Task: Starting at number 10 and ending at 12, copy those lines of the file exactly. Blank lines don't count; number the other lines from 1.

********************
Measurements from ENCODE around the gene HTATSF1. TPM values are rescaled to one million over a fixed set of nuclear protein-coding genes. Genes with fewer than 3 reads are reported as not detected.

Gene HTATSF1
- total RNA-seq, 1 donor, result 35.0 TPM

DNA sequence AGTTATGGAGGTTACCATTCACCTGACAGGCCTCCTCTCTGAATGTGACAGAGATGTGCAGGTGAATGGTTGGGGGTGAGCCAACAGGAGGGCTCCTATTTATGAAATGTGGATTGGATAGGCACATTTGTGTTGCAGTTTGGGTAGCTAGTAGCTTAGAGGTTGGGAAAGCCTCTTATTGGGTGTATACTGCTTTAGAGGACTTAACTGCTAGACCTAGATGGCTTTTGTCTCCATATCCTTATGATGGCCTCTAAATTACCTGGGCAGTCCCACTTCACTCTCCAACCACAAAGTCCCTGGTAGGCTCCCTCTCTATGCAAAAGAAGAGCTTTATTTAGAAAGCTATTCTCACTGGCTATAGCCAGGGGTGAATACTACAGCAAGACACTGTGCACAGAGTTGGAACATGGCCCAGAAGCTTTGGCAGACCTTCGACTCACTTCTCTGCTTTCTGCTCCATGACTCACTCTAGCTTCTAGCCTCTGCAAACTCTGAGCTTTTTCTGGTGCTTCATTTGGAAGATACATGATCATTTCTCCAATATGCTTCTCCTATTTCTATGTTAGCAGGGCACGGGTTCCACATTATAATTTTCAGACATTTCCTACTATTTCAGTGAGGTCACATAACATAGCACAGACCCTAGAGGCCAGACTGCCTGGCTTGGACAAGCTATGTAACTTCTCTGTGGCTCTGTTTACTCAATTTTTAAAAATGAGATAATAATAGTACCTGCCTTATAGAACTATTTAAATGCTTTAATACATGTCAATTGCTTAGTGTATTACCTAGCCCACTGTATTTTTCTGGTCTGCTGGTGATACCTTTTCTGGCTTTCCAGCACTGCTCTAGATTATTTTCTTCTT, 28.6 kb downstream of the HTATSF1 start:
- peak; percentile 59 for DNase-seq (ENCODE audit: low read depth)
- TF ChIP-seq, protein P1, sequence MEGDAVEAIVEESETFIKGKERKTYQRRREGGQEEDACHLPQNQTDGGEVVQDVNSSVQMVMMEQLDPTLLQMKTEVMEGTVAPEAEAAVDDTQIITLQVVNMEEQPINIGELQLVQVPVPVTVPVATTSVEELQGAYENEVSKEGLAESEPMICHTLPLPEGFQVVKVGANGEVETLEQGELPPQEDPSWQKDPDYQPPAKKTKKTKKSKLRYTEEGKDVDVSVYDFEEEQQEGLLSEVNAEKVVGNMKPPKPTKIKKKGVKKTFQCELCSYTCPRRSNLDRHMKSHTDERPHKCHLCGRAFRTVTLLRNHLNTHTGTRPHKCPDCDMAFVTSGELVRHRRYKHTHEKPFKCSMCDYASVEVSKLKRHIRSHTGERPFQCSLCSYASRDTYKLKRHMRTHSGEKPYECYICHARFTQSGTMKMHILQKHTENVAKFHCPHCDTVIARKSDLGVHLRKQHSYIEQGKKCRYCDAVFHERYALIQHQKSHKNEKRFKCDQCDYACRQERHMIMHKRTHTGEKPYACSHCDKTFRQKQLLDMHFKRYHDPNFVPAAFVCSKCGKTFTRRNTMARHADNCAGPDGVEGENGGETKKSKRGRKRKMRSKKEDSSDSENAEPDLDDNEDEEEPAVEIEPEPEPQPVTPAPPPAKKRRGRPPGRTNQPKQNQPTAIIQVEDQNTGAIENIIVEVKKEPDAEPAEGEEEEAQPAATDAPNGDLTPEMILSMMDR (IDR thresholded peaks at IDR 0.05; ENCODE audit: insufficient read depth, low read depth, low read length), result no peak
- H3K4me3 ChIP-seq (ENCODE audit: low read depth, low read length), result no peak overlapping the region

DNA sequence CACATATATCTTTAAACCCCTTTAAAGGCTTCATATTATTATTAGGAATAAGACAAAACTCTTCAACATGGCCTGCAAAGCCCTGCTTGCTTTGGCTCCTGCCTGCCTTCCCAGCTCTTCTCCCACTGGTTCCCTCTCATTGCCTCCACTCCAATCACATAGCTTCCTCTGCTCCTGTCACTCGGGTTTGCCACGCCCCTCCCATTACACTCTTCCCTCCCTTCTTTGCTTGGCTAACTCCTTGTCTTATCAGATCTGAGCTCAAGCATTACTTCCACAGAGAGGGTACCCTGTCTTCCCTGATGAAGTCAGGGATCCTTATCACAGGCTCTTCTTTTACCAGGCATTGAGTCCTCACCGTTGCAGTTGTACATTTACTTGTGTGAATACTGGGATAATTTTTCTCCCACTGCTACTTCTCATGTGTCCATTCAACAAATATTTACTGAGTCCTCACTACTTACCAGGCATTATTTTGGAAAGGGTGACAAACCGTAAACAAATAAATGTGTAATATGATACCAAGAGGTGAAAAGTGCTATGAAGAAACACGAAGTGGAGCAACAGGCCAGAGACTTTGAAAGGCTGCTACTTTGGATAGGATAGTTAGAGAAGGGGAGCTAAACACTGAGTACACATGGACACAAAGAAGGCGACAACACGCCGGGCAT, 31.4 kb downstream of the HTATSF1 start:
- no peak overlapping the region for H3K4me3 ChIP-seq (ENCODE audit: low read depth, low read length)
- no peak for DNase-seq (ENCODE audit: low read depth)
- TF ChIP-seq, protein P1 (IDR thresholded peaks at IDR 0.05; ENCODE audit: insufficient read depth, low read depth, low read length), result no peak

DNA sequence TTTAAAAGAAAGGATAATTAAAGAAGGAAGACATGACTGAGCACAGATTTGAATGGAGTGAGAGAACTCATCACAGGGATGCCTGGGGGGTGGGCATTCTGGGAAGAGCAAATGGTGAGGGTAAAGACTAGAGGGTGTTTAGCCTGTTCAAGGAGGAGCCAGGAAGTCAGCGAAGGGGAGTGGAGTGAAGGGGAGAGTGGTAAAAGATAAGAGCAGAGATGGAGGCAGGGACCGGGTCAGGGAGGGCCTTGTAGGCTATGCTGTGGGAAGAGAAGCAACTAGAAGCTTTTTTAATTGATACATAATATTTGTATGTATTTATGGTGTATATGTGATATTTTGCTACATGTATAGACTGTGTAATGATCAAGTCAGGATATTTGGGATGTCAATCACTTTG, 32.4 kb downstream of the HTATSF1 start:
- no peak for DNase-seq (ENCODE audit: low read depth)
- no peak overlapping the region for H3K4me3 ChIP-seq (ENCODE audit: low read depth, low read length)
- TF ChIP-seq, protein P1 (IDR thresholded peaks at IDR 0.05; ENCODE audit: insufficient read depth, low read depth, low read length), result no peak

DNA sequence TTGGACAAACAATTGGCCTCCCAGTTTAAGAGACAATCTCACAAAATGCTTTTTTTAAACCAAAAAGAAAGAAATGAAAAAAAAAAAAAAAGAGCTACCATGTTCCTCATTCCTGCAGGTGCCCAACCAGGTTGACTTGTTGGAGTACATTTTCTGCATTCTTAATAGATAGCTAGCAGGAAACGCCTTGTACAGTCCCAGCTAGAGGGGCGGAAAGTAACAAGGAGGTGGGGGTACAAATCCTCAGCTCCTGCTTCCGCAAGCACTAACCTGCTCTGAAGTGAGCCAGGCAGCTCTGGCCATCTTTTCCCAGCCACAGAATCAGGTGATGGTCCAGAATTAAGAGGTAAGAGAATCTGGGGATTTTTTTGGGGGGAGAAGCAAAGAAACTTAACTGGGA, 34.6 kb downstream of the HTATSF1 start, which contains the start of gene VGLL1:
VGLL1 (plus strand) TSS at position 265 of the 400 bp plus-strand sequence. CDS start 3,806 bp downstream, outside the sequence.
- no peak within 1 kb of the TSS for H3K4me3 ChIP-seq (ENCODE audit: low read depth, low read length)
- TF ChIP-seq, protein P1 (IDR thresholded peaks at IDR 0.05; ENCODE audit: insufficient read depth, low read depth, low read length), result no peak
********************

- no peak for DNase-seq (ENCODE audit: low read depth)
- TF ChIP-seq, protein P1 (IDR thresholded peaks at IDR 0.05; ENCODE audit: insufficient read depth, low read depth, low read length), result no peak

DNA sequence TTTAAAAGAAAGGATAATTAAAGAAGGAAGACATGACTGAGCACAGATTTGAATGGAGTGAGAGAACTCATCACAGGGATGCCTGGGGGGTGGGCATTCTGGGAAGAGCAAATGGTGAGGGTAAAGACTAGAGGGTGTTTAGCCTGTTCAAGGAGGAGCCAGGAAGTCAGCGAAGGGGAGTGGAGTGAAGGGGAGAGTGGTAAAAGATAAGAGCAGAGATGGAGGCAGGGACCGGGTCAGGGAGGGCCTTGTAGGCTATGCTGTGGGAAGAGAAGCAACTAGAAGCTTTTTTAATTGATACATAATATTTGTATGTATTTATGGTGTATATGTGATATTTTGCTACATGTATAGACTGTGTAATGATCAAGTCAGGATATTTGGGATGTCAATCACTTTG, 32.4 kb downstream of the HTATSF1 start: